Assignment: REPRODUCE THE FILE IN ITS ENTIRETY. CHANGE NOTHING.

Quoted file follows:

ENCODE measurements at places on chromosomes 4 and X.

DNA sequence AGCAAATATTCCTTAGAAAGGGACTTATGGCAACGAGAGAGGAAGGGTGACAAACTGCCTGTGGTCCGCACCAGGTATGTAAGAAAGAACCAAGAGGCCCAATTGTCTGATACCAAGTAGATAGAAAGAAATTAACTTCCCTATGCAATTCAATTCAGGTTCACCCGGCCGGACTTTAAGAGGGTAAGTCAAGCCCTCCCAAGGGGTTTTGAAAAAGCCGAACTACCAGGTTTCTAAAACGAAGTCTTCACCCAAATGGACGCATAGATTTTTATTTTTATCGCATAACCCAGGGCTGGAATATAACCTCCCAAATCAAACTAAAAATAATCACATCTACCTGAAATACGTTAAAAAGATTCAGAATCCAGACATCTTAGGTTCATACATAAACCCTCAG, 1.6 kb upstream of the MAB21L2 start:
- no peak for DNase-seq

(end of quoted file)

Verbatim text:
ENCODE measurements at places on chromosomes 4 and X.

DNA sequence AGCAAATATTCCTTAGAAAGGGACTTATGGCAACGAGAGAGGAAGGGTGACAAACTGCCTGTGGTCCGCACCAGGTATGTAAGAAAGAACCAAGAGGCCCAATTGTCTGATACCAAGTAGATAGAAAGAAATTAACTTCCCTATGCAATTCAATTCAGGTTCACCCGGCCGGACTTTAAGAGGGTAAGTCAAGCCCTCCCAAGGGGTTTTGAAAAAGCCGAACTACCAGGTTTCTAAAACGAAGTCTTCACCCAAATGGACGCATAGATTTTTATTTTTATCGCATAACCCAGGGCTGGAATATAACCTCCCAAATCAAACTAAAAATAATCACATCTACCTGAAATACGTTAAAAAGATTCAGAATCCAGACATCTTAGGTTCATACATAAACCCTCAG, 1.6 kb upstream of the MAB21L2 start:
- no peak for DNase-seq